This Valentine’s Day, Use Your Words!

What truly says “I love you” to your Valentine? A fancy dinner out? Good luck getting a table, or avoiding romantic indigestion as you navigate the desperate crush of other romance seekers. A box of chocolates? Hardly original, and not exactly helpful with our New Year’s resolutions. Do diamonds speak louder than words? Nope – not even close:

          Not marble, nor the gilded monuments
          Of princes shall outlive this powerful rhyme…

sonnetsWhen it comes to expressing your feelings, use your words. Or… borrow someone else’s! For millennia poets have spilled out their hearts on papyrus, parchment and paper, and into the air itself. From Sappho to Shakespeare, Ovid to Neruda, Elizabeth Barrett Browning to Mary Oliver, our shelves groan, sigh and sing with love’s burden, heavy as the heaviest heart, lighter than air. Here’s a list of just some of the books at your library packed with moving love poetry from all over the world, and all throughout the ages. Continue reading “This Valentine’s Day, Use Your Words!”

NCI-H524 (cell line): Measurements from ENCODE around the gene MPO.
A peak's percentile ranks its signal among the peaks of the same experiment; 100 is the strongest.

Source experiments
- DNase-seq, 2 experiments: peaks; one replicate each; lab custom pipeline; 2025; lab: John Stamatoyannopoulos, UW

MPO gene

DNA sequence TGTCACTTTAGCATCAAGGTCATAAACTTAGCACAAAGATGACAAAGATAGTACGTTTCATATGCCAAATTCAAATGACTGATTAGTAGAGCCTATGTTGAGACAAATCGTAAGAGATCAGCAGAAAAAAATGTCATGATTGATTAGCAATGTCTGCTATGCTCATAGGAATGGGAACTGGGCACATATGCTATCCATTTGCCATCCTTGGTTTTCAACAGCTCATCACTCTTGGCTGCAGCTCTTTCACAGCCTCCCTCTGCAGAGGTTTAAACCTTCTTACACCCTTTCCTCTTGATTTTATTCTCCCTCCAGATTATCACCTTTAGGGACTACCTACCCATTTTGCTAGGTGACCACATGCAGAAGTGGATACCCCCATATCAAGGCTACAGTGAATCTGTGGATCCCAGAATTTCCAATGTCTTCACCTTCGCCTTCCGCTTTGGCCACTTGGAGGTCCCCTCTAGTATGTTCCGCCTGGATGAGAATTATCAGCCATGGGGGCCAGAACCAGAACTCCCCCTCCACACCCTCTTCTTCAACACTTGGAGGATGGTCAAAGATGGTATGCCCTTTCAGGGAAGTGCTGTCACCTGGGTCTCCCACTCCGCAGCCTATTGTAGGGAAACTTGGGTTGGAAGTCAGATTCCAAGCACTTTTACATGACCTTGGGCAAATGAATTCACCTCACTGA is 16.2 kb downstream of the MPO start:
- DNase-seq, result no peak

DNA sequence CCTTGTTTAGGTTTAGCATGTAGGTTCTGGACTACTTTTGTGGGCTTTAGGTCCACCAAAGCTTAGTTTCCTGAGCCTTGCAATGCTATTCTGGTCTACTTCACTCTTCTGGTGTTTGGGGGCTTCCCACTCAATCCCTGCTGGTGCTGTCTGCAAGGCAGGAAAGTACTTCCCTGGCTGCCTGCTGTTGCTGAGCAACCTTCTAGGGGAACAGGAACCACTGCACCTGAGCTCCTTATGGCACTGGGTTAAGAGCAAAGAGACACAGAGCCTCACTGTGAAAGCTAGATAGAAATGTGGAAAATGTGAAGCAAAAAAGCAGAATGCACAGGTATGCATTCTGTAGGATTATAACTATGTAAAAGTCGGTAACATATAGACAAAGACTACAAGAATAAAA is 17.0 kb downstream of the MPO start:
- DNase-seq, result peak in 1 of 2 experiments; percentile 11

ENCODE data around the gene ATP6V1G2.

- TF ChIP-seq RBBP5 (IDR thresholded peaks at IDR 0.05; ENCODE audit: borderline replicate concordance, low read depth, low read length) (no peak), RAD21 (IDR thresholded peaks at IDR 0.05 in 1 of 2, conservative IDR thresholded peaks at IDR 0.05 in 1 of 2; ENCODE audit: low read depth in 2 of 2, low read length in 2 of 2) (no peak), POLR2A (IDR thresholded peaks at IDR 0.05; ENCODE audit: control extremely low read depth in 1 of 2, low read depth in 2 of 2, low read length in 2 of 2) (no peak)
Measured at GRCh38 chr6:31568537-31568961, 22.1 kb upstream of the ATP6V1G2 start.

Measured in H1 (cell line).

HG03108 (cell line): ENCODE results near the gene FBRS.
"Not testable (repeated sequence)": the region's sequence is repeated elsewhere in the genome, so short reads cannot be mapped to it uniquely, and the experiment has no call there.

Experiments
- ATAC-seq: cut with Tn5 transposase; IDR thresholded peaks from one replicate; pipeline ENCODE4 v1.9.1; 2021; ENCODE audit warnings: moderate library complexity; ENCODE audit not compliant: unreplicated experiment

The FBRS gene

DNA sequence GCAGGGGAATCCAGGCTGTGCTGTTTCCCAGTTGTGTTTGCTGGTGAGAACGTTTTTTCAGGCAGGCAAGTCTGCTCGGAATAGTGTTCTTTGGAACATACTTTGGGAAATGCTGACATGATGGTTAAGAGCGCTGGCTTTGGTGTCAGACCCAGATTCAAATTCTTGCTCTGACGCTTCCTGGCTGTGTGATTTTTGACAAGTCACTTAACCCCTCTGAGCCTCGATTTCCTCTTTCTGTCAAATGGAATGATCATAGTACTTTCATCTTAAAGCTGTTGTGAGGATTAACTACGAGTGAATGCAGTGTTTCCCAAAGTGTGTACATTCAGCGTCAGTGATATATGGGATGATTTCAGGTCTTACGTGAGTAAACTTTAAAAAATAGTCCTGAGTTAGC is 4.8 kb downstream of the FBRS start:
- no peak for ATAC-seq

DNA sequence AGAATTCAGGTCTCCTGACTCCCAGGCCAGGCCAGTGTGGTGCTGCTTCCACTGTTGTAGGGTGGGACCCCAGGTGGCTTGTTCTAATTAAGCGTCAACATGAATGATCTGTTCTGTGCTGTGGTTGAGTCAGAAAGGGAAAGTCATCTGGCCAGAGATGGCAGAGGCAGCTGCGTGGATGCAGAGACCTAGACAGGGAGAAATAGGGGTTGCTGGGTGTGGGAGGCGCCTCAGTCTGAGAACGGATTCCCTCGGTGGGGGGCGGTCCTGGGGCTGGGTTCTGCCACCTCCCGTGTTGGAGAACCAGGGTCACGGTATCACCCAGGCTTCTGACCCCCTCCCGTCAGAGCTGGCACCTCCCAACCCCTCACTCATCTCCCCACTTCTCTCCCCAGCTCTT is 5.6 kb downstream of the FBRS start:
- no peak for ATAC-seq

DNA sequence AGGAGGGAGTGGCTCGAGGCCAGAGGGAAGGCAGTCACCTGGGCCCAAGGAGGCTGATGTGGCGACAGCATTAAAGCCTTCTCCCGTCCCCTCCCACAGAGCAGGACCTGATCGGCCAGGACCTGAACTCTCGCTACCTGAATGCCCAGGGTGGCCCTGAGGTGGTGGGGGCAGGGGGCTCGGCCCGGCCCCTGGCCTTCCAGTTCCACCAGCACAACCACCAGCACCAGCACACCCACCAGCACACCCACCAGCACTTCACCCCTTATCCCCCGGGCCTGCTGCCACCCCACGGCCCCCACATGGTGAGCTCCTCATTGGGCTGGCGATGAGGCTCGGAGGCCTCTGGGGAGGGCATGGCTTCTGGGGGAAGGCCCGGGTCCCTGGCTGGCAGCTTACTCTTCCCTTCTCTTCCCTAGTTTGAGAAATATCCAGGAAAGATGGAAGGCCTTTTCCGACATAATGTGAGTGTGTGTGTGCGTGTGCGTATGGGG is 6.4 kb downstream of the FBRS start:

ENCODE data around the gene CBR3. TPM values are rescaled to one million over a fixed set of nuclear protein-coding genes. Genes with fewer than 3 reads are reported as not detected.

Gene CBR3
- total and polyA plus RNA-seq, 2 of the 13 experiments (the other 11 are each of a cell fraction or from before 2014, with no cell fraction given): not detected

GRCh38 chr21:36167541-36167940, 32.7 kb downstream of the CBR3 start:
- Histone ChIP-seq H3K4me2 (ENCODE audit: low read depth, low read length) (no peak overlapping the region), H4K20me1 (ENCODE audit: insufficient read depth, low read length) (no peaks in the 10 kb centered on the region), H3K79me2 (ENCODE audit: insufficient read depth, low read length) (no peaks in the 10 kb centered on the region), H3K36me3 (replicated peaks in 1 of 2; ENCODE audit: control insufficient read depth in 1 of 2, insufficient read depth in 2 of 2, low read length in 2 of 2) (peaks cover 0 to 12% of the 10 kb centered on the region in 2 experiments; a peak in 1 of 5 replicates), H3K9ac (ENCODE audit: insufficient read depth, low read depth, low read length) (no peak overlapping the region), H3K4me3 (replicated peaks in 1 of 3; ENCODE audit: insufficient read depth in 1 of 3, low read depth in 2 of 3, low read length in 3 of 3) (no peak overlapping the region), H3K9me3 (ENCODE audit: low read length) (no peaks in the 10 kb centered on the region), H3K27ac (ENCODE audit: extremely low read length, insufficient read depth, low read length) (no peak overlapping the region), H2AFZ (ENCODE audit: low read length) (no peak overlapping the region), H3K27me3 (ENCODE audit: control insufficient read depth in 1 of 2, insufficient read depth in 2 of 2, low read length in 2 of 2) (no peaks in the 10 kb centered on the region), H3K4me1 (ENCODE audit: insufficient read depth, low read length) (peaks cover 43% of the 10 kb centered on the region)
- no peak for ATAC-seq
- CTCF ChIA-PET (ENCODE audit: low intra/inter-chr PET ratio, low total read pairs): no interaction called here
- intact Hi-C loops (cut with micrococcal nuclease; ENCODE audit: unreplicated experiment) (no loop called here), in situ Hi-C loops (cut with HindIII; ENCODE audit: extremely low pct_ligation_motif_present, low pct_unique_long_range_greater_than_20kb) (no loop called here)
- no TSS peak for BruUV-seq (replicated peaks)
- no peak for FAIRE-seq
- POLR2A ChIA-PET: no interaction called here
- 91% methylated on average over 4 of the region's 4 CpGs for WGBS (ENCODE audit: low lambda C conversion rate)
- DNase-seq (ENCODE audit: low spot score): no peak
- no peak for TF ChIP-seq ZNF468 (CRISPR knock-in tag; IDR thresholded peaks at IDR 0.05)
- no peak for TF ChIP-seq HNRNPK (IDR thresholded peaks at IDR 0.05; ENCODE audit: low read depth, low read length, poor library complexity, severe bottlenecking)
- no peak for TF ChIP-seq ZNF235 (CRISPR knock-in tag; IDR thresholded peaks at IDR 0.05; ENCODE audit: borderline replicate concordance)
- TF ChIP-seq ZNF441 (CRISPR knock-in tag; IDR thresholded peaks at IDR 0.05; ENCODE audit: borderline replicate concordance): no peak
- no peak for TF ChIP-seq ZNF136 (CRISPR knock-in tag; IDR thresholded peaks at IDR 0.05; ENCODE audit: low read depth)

Crime: Is Dorothy L. Sayers still worth reading?

Dorothy L. Sayers in her college days.“Is Dorothy L. Sayers still worth reading?” Well I’ve been reading her lately (in anticipation of the Taproot Theatre’s upcoming production of Gaudy Night), and my unsurprising answer is yes, but why? After all, her hero – Edwardian aristocrat Lord Peter Wimsey – seems at first blush to be just the kind of plummy, pompous plutocrat that we’ve lost all taste for. Although Sayers’ works are drenched in the sort of stylish tweedy Englishness that enthralls Downton Abbey fans, they have not one jot of the latter’s sympathy to the plight of those below stairs, siding firmly and unselfconsciously with the snobs. Wimsey’s man Bunter (one of the great butlers) makes Jeeves look like an anarchist, so well does he know his place. Continue reading “Crime: Is Dorothy L. Sayers still worth reading?”